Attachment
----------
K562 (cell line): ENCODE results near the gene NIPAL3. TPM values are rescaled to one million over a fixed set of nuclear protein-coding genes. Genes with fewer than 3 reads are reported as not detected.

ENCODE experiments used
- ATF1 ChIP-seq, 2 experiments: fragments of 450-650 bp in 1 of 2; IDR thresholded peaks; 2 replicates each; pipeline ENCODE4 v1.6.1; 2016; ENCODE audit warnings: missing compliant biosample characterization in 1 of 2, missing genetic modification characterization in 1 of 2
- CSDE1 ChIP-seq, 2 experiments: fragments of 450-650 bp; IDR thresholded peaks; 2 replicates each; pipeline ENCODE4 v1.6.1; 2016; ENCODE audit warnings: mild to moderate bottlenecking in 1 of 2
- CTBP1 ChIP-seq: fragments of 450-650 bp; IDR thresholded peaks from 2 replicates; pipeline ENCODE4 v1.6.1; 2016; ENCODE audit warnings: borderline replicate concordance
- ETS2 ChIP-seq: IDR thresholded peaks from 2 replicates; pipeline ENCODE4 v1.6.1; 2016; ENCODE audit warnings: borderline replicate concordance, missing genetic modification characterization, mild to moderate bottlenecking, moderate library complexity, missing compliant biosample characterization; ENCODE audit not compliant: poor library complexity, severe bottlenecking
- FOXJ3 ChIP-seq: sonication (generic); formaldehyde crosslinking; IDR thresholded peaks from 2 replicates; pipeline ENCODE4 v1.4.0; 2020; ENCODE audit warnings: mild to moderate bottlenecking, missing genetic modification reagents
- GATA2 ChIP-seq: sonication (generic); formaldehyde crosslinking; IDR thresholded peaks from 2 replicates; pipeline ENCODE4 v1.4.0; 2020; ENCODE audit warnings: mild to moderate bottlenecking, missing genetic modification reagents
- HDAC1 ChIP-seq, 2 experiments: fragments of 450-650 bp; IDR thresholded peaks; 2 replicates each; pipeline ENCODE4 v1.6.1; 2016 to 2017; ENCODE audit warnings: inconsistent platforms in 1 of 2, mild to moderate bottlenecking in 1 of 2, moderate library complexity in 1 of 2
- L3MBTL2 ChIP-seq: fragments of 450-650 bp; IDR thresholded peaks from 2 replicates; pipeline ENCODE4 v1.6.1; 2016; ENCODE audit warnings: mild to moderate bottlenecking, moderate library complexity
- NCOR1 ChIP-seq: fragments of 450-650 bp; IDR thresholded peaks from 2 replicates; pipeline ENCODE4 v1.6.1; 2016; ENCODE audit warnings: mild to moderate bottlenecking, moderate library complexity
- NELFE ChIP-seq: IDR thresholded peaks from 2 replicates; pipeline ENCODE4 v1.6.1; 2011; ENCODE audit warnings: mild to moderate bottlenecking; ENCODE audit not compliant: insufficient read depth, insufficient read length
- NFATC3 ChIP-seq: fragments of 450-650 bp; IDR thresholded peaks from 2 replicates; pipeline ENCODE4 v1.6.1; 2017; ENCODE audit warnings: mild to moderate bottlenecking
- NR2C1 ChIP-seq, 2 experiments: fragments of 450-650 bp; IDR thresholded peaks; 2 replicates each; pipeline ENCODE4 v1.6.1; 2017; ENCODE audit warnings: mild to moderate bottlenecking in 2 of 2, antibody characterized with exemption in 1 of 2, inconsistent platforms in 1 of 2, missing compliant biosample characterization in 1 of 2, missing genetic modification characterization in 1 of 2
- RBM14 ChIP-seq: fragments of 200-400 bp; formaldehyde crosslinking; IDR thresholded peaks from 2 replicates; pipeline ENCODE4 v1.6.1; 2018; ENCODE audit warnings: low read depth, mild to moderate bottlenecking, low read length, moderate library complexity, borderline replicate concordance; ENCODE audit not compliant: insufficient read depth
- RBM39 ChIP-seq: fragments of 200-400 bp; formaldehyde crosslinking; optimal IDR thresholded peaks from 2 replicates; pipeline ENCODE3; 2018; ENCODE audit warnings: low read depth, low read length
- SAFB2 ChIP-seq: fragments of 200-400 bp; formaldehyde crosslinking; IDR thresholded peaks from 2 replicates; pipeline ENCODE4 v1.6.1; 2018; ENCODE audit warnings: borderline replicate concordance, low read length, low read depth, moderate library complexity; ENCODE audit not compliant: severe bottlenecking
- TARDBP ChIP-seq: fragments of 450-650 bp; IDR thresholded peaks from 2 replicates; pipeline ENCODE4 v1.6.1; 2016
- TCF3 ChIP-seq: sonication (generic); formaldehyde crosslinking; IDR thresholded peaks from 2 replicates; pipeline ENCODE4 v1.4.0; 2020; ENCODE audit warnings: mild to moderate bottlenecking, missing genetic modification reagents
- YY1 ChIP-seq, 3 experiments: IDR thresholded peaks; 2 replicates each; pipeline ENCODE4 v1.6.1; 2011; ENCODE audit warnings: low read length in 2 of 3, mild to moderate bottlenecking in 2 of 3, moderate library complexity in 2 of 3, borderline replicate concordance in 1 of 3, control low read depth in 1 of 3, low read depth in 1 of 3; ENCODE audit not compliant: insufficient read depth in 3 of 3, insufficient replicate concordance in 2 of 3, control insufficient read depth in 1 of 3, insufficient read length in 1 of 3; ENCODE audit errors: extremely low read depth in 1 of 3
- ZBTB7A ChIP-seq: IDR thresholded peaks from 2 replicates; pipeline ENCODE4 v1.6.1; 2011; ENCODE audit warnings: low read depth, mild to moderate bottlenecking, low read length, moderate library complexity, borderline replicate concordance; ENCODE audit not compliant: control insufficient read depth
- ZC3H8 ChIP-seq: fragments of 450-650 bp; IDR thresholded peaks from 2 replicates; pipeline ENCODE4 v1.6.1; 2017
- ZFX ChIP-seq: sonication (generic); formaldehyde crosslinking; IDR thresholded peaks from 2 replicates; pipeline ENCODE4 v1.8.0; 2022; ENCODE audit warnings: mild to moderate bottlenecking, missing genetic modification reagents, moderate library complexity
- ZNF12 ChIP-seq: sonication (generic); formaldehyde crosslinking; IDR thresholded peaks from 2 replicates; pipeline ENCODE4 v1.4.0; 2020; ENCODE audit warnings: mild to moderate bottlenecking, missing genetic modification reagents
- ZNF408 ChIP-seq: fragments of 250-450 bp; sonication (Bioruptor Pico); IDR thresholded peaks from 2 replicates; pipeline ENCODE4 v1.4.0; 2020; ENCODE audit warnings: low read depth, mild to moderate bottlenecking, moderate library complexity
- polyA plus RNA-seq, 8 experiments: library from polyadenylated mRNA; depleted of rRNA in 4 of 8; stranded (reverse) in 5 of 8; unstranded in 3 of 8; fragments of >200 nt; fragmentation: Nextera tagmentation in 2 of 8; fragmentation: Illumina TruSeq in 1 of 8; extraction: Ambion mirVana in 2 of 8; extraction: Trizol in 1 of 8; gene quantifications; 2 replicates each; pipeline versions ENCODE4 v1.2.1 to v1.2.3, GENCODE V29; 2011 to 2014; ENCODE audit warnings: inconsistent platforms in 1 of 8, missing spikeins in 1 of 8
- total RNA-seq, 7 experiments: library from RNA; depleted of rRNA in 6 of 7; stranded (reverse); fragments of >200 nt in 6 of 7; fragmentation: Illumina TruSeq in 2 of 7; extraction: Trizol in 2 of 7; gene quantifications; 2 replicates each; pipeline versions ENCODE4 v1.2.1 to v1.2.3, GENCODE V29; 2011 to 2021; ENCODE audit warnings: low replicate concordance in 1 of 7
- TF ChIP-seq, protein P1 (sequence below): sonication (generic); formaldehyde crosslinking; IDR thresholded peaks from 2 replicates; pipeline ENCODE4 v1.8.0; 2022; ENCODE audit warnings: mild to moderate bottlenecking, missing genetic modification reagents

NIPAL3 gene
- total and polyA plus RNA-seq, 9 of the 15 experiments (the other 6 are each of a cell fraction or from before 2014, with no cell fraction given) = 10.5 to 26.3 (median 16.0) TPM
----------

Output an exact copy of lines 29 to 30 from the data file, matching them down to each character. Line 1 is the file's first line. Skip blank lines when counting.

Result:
NIPAL3 gene
- total and polyA plus RNA-seq, 9 of the 15 experiments (the other 6 are each of a cell fraction or from before 2014, with no cell fraction given) = 10.5 to 26.3 (median 16.0) TPM